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Kyrgyzstan: Mixed Reactions to US Base

Locals are divided over the US military build-up around Manas airport
By Asel Sagynbaeva

The constant rumble of aircraft engines, dumper trucks and construction vehicles as well as the novelty of English speech are the new realities for people living around Manas airport, close to Bishkek.


An unprecedented construction programme is under way there, with an advance guard of 300 US troops preparing the ground for a military base expected to house some 3,000 NATO personnel.


A tented village has sprung up and a high barbed wire fence surrounds the whole area. Some have likened the site to a top security prison camp.


Several local construction firms have signed contracts to take part in the project. Other businesses are now providing food and supplies to the foreign troops. Some villagers are hoping to make some money too.


Rumours are flying around the area that the Americans have bought a local poultry farm. Azamat, a guard at the farm, could not confirm this. But he was eager to tell the now popular tale concerning a local shepherd who "got lucky".


"Americans came up to him and, pointing to a lamb, asked how much. Not knowing the language the shepherd put up two fingers to indicate 2,000 soms (40 US Dollars). The Americans paid him 200 dollars!" said Azamat.


Airport staff said the Americans were keen to buy fresh produce from local suppliers. Initially, the US troops got their Coca Cola deliveries from the airport, but now a Kyrgyz company is supplying the base directly. Meanwhile, Bishkek's most expensive supermarket, Europa, has prepared special discount cards for the US troops and has shipped in lorry loads of goods.


"They won't sit on their dry rations for long," said Radik, an optimistic local businessman.


"Let them have the land, the poultry farms, the airport and let them build the military base for the next 100 years - all of that, so long as they provide work for us," said Vasily, whose been out of work for years.


But others are less impressed.


The airport, built by the soviet authorities in 1974, is one of the largest and best equipped in Central Asia. The pompous marble terminal and 4 km runway have earned Manas "Category 1" status from the International Civil Aviation Authority. There are regular flights to other parts of Central Asia, China, Russia, Germany, India and Pakistan.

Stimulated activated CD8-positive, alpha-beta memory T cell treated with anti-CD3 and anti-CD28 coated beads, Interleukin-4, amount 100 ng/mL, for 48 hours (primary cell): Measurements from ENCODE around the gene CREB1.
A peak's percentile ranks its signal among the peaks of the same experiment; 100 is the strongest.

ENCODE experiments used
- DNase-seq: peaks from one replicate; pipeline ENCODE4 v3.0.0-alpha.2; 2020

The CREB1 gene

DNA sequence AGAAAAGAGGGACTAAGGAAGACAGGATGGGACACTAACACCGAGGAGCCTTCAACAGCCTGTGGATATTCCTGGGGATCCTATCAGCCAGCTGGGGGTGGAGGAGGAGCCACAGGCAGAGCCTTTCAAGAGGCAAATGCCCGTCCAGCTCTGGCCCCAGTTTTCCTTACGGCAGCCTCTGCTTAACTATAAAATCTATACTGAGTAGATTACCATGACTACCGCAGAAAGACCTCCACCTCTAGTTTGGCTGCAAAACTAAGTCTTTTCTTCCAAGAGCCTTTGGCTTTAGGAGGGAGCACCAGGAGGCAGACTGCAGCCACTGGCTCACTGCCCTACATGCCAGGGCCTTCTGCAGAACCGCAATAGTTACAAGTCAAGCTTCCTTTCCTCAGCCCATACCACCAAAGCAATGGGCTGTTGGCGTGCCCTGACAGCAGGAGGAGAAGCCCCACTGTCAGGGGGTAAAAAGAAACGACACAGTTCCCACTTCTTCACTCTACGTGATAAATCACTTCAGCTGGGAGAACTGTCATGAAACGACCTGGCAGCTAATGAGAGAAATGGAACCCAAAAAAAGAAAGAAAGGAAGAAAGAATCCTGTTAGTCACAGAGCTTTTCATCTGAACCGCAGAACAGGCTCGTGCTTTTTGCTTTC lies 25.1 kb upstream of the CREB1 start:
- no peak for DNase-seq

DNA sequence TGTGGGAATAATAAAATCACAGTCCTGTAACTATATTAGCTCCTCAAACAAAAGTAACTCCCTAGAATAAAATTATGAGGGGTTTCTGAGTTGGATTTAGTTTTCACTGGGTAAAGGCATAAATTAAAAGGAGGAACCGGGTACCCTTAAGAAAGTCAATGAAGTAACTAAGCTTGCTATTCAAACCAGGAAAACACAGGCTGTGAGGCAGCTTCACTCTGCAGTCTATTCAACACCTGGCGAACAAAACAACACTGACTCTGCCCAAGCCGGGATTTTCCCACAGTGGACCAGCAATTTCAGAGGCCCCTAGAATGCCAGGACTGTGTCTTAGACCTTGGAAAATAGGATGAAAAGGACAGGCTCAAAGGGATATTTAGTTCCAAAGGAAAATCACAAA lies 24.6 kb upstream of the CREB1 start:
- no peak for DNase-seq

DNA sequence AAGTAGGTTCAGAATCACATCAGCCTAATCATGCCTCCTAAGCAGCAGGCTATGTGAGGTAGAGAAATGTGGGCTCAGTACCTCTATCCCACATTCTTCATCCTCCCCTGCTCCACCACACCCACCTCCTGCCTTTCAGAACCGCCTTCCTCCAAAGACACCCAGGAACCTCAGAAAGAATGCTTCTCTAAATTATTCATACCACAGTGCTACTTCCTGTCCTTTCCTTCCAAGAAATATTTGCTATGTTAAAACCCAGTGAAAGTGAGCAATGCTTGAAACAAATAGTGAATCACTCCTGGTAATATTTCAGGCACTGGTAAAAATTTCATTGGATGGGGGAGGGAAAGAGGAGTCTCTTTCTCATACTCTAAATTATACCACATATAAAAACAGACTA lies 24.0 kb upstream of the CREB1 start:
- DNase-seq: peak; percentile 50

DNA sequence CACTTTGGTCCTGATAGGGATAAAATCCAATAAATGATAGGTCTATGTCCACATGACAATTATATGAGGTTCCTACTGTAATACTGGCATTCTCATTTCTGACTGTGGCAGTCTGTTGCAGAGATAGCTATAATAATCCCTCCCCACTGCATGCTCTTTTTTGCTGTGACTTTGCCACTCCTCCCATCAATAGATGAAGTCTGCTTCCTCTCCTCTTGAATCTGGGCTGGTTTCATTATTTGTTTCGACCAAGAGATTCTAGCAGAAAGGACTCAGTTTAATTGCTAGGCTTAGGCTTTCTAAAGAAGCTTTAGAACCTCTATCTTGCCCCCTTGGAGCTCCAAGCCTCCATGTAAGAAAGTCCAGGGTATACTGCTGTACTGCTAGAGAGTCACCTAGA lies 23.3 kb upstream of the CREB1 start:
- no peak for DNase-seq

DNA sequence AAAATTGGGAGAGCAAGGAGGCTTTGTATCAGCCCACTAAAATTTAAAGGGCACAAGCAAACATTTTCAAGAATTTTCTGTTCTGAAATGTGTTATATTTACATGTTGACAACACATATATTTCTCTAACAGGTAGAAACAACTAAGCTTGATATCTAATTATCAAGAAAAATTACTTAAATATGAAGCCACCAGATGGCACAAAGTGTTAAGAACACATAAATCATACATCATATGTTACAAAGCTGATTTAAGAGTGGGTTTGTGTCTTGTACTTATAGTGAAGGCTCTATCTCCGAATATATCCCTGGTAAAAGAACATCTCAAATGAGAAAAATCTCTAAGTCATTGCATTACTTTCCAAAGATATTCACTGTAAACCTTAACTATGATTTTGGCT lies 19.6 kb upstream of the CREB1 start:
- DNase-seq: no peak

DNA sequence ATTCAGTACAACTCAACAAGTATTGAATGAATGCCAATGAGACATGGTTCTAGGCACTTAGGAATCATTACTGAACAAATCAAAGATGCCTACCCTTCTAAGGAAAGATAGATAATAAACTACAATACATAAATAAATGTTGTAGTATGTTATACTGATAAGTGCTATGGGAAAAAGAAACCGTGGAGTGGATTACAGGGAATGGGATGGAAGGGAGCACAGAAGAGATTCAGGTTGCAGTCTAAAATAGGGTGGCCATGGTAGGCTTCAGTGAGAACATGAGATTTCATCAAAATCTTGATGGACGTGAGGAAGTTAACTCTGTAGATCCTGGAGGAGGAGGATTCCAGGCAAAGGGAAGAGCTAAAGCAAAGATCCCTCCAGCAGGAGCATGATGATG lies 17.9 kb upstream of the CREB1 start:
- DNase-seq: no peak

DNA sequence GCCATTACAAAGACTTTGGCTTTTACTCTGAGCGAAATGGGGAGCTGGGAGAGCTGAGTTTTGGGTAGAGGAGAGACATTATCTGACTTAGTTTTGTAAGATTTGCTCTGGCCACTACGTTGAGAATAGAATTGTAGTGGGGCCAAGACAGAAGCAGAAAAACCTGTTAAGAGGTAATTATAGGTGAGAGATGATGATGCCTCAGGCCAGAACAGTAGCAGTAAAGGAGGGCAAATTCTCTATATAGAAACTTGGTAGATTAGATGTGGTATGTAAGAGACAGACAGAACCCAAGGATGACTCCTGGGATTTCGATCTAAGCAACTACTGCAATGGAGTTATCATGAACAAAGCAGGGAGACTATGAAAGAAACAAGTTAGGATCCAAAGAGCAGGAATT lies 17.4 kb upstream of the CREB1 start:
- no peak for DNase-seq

An airport worker, who wished to remain anonymous, said the Americans were adapting well to their new home, but complained that "they stubbornly refuse the help of our specialists".


"We're very upset, after all we know a lot about the conditions here and we can help them with problems," added a colleague. The Americans' unfamiliarity with the airport, the worker said, nearly resulted in a collision between two large transport aircraft.


US personnel were unloading a Russian Ruslan plane one night and had set up halogen lights to work by. An incoming Ukrainian Mriya super-cargo plane carrying military equipment mistook the lights for the runway.


"People were running in fright," the man said. "The Americans managed to turn their lights off in time and a tragedy was averted."


Meanwhile, residents of the nearby village of Mramornoe are worried that the new base will result in the closure of the only road linking them to Bishkek. The road passes close to the airport and may be blocked off for security reasons.


"If that happens, we'll be totally cut off from the world," complained Galina, a Russian language and literature teacher.


For many locals, the Americans are a source of disruption and annoyance. US troops patrol the area in armoured cars, passing through village streets every 30 to 40 minutes. "Last night my husband and I drove past the base. The Americans turned spotlights on us and followed us all the way back to the village," Galina said. Tatyana, a pensioner, is also aggrieved. "Now we're just suffocating: these enormous planes smoking the place out, the noise and the smog," she said.


The local children are, however, delighted with the new arrivals. "They treated us to Coca Cola and chewing gum and took photographs with us as mementoes. But we're most interested in talking to them. We even manage to get by without a translator," boasted Ulan, a high school pupil.


The Kyrgyz authorities have thrown the door wide open to the US. They've handed over the country's finest airport and 37 hectares of adjacent land. No one asked the Kyrgyz people if they agreed with this move. Nevertheless, the local people are going to have to get used to it and quickly.


Asel Sagynbaeva is an IWPR contributor